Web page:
There’s no point beating around the bush; there’s only one film you are going to see plastered everywhere. Given that it’s actually been plastered everywhere for months now, I wonder if there’s anyone not aware of the new Avengers film. But even if it’s set to dwarf everything in 2015, at least until Star Wars, there’s still a bit of magic sprinkled elsewhere this week.
So we start with Avengers: Age of Ultron. After its predecessor tied in years of painstaking work by Marvel to become a critical hit and the third highest grossing film of all time, expectations are high. This time out, the superhero squad of Iron Man, Captain America, Thor, The Hulk and a few odds and ends have to battle a misguided creation made by one of their own. Good old artificial intelligence still makes for a fine villain, unless you’re Transcendence in which case everyone was already asleep before the villainy occurred. The real masterstroke here probably comes with the return of writer/director Joss Whedon. Under all that groaning destruction, he knows how to keep it light. Here’s hoping he’s managed to bottle lightening.
Ignoring flying metal suits and giant green fighting machines, the real star this week is actually an idiosyncratic Swedish director. A Pigeon Sat on a Branch Reflecting on Existence is the latest absurdist comedy from Roy Andersson, a man who knows how to take his time. Appearing seven years after his last effort, which is nothing compared to the 25 year gap between films two and three, it takes a surreal look at Swedish life through a series of stiff comic sketches. In an age when every film arrives with a clear audience in mind, Andersson still does his own unclassifiable thing. And this Venice Golden Lion winning masterpiece, a strong contender for film of the year already, is fit to grace any cinema.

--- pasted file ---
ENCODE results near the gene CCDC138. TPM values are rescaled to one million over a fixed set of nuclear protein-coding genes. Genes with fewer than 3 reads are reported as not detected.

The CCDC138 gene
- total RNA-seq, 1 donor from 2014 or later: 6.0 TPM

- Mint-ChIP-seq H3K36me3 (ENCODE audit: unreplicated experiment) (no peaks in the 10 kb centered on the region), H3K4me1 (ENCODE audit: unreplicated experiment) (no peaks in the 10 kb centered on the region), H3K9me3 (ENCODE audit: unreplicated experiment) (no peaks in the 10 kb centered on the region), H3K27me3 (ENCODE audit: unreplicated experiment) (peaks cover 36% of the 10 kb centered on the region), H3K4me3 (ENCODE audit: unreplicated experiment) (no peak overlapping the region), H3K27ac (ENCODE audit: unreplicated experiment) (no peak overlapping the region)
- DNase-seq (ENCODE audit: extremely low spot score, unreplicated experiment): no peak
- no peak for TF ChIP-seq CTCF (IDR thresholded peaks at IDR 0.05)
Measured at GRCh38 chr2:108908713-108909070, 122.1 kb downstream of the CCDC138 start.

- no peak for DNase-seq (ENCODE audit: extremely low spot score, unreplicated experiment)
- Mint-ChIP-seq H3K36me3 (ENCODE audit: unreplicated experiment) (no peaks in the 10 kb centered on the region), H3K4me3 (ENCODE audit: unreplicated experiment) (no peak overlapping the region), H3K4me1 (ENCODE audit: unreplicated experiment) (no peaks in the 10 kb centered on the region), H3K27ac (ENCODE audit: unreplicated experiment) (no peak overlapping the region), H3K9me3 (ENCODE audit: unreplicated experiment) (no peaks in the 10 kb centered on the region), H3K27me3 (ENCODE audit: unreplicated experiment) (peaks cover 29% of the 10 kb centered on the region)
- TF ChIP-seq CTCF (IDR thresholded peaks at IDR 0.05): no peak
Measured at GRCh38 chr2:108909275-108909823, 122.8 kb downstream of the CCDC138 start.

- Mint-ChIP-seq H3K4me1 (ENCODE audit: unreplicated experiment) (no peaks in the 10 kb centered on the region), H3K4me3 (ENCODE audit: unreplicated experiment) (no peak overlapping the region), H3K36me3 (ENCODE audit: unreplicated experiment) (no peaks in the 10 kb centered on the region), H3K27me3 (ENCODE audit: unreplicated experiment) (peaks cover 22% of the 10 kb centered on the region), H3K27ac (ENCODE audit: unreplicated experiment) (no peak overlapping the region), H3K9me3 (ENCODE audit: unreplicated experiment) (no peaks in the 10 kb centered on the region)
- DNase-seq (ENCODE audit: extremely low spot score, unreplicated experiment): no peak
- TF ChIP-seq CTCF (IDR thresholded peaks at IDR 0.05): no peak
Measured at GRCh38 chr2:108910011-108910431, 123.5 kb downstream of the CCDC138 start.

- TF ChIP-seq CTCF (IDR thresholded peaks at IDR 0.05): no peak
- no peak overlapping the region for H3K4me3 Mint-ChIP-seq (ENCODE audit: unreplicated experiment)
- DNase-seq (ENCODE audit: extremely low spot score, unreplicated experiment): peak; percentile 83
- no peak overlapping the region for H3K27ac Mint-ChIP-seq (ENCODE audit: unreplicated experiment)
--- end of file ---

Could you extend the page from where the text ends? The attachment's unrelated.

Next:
Closer to home comes The Falling. From acclaimed director Carol Morley, it tells the story of a fainting epidemic that sweeps through an all-girls school in the tail-end of the 1960s. Picking up a number of strong reviews, it does an excellent job at evoking those good old days of forced education. Personally, I found the story lacking in focus and a little too obsessed with pretty scenery – though it really is very pretty scenery – but go and watch it and prove me wrong. Though watch A Pigeon… first. And Avengers second.
As one mega series continues to rise, another came to an end last Christmas. Out now on DVD, The Hobbit: The Battle of the Five Armies not only finishes the latter trilogy, but also closes the film series that began at the start of the millennium when Peter Jackson first ventured into Middle Earth. The Hobbit series never hit the heights of its illustrious predecessor, but it had its moments, and this action packed finale does a good job of bringing everything to a close. As all manner of forces hammer each other from every angle, Thorin and Bilbo get the conclusion they deserve.
That’s all for this blockbuster weekend. See you next week when Thomas Hardy gets a new run-out.